Well i found the broadcomxxx crap in the add/remove software... i was hopping that after i unpackaged them it would magically work... wifi button still does not light up and still cant get wireless working... i dont know where to go from here or what to do... would someone please help?
So your wireless card is a Broadcom one? I don't have much experience with those, but maybe you'll need to make sure you have appropriate kernel module loaded etc. after you've installed the driver package. Did you use Google to find out if there are other people who have solved that problem?
During The Un-Packaging of limewire it says cannot resolve dependencies, it does this alot with software i am install, why could this be....
It means that (for example) if you want to install Limewire you'll need to install some other packages (which Limewire needs), but those packages cannot be found in the reposities you have configured. My first try to solve this was add more reposities/mirrors to your configuration. If you're using Fedora Core, you can use yum
to install software, so add more Yum reposities. Instructions for this can be found by searching here at LQ, I'm pretty sure, so I'm not going into that (it's a matter of adding files to yum's repo directory). When the needed packages (dependencies) are found on some reposity, the problem disappears.
also, after each time i unpackage software and reboot there is a new boot menu item in the grub older versions along with windows xp home which i still use... how do i remove the old versions of fedora core that i am no longer using...
You'll need to become root to do this. cd
and see what files you've got there - you should have multiple files like vmlinuz-version
etc..now you must know the number of the kernel you're using (the latest = the greatest, usually). Leave those files where they are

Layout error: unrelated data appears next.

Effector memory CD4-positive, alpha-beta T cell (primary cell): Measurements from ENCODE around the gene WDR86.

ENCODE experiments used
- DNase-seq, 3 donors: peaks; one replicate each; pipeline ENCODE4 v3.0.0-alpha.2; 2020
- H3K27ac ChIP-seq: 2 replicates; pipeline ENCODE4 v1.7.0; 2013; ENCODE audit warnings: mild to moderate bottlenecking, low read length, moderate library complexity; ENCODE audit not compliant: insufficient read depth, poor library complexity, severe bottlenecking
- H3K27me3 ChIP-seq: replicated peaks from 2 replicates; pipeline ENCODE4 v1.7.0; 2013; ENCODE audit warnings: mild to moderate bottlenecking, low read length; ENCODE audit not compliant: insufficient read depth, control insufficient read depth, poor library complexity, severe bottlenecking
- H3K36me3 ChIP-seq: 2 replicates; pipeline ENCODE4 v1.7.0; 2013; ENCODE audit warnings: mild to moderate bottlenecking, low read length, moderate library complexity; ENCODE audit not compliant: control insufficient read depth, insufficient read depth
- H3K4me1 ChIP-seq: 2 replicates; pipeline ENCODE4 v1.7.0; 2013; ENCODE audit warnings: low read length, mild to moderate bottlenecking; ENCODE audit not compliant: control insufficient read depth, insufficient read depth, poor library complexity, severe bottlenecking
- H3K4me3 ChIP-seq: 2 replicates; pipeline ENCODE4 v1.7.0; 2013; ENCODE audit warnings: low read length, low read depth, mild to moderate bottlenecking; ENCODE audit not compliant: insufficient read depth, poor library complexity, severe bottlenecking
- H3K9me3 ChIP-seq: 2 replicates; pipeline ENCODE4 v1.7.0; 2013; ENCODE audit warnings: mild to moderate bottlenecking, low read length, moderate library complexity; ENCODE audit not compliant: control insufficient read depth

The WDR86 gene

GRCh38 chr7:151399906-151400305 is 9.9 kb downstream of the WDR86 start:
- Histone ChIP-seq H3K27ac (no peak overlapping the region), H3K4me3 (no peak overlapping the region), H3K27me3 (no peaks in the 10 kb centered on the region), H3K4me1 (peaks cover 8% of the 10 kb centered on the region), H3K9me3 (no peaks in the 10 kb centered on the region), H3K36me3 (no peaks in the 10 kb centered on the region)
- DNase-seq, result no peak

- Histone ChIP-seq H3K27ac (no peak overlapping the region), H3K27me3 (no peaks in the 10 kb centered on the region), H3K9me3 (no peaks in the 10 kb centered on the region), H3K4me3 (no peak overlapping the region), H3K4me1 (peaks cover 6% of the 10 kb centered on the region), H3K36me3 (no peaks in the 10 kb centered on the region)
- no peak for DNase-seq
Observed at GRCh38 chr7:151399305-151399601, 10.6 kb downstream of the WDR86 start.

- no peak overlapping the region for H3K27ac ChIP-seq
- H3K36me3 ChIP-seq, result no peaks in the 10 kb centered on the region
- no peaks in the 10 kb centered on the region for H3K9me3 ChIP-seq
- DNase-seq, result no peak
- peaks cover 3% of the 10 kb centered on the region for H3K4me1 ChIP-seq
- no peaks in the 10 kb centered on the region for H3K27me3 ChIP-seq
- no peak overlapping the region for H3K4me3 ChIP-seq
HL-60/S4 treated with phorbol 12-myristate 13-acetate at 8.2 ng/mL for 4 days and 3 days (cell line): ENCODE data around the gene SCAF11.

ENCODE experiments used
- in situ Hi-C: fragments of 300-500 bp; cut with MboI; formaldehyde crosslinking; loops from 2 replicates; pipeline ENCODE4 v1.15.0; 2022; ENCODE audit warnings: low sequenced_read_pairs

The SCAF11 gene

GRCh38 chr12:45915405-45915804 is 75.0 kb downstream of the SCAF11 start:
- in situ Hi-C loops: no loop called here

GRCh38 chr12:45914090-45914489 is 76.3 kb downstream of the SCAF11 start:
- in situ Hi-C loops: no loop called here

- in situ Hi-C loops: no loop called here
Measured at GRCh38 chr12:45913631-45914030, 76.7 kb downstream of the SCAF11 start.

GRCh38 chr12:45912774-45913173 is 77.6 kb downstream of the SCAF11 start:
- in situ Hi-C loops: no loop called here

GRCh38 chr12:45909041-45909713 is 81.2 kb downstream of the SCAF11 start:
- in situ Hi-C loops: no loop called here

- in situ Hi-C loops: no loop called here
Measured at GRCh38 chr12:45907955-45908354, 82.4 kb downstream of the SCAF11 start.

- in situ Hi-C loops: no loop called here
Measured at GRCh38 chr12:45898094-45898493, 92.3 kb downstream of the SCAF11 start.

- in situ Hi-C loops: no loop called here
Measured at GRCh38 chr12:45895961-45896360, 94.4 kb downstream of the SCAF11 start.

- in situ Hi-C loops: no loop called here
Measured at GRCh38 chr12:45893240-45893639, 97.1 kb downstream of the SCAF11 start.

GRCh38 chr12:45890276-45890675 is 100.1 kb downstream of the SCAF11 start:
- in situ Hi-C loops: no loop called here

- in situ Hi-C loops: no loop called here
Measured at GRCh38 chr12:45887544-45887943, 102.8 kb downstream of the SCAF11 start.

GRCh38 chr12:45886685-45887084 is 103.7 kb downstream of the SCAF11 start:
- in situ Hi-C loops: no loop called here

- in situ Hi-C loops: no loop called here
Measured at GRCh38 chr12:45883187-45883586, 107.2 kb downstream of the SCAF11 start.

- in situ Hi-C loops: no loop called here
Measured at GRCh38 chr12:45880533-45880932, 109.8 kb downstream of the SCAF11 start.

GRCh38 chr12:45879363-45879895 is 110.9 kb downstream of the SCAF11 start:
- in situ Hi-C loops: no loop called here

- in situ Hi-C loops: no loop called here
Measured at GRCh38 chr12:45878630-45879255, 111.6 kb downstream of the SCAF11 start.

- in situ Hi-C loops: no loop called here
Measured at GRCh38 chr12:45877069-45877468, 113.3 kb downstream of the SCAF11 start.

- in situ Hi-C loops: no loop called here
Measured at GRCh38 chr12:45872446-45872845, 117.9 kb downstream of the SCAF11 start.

(every file that has the version number), and remove the files that have older version numbers
. Files without version number must be left where they are. After this cd
and open the file menu.lst
with some text editor; there are the sections for each kernel (items in the boot list). Read the comments to get to know how the file is maintained (probably automatically), and after that remove the sections that define the older kernels, leaving the newest entry (that you have tested so it works) at it's place.
Actually the safest way is to first edit /boot/grub/menu.lst
by commenting the older kernel entries out, then reboot and see if the list is fine - boot the kernel entry that is there and see that it works. If you're unable to boot or made some mistake, you can still boot (each one of) the kernels since you haven't deleted anything. After this you can safely remove the out-commented older kernel entries from the file or leave them there (doesn't matter, just makes the file bigger/smaller), and only then remove the older kernel files from /boot
EDIT: note that the kernel files don't take much space on the harddisk, especially if you have a modern big disk, so it's safe to leave the files there, just in case. So you don't actually have to do anything else but comment out the older kernels' lines from the grub's config file, thus keeping your system surely in a working state.